Fire sprinklers in all new homes in South Carolina should be considered an investment that will dramatically reducethe number of fire deaths, according to Lee Levesque of the Lady's Island-St. Helena Fire District.
But homebuilders say that investment is too steep for some aspiring homeowners and that the benefits of such a requirement aren't as clear as advocates say.
As the debate continues, a final decision on whether sprinklers will be required could take months.
Last week, the S.C. Building Codes Council passed the mandate as part of a larger International Residential Code, but members of the council will revisit the decision Aug. 22.
Ultimately, the General Assembly will determine whether sprinklers will be required, and it's unlikely the issue will make it onto the agenda as the session draws to a close.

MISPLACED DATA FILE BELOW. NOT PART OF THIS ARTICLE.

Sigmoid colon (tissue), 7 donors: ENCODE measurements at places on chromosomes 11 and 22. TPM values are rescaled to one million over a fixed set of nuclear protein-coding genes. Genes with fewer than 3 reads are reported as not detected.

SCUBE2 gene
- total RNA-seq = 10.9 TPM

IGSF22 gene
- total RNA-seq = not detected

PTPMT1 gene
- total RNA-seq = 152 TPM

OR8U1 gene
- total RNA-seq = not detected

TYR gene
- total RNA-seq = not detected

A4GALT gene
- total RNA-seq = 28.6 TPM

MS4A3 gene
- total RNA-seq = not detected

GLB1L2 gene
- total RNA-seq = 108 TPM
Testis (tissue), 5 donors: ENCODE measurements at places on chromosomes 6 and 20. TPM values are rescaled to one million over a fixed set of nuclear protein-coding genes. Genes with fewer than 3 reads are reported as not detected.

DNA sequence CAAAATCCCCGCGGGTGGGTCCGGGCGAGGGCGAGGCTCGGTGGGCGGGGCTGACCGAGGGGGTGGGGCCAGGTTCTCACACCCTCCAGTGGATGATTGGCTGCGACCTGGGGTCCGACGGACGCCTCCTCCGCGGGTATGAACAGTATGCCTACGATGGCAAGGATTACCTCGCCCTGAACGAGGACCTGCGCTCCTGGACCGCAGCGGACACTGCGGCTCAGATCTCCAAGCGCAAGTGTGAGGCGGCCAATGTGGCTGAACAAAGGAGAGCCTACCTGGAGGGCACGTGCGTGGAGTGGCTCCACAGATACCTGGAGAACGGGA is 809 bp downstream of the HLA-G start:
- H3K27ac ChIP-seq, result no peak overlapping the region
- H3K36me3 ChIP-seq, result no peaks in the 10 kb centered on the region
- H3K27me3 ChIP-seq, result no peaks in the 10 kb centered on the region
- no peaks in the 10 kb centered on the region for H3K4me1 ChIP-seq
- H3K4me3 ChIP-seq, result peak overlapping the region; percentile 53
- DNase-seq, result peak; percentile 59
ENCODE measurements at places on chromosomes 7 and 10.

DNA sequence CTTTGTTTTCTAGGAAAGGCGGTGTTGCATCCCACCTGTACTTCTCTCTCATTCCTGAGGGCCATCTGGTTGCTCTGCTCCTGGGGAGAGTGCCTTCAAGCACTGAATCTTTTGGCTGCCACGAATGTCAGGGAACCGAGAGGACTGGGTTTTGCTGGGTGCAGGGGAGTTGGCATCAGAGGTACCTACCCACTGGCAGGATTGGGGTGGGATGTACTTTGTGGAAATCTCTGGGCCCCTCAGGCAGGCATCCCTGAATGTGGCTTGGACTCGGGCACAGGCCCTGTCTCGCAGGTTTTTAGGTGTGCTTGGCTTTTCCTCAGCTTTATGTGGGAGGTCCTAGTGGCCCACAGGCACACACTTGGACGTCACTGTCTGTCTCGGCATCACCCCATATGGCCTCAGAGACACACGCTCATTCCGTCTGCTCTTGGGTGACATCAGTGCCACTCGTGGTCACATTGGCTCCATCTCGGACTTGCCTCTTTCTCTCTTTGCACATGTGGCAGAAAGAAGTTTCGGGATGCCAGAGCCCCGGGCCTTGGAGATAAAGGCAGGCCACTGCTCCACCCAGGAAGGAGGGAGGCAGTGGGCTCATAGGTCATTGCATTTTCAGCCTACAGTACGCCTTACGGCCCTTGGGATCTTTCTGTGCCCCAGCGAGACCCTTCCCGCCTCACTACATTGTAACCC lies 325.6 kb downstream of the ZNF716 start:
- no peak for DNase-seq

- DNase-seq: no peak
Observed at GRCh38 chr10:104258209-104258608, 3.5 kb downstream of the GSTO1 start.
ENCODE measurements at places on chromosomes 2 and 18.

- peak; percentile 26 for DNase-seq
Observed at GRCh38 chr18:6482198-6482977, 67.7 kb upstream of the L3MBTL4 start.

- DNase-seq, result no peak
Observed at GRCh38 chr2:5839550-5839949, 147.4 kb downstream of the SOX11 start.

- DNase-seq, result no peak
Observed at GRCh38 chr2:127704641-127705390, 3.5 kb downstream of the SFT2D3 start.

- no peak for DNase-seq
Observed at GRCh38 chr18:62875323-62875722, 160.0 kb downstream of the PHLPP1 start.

Meanwhile, Levesque and firefighters across the state are attempting to drum up support for the mandate. The "Faces of Fire" campaign debuted in the Palmetto State last week, featuring people such as Princella Lee Bridges of Greenville, who suffered burns on nearly half of her body after a house fire in 1992.
In her public-service announcement, Bridges asks how the cost of installing sprinklers measures up to her injuries and the loss of her career and husband.
Whatever the cost, Mark Nix of the Home Builders Association of South Carolina believes homeowners should be allowed to decide if they can afford sprinklers.
"It doesn't matter what the price is," Nix said. "Homebuyers should have the option because they need to know everything about what installing sprinkler systems entails, including how much maintenance and upkeep will cost."
Allen Patterson, president of the association's Lowcountry chapter, says sprinklers are an option on every home he builds, but very few people request them.
Levesque said that the lives and property of both residents and firefighters would be protected if sprinklers were required in homes. South Carolina consistently has one of the highest death tolls as a result of fires, Levesque said. So far, 37 people have died this year from fires; 55 died in 2011, according to the Office of the State Fire Marshal.
Follow reporter Allison Stice at twitter.com/LCBlotter.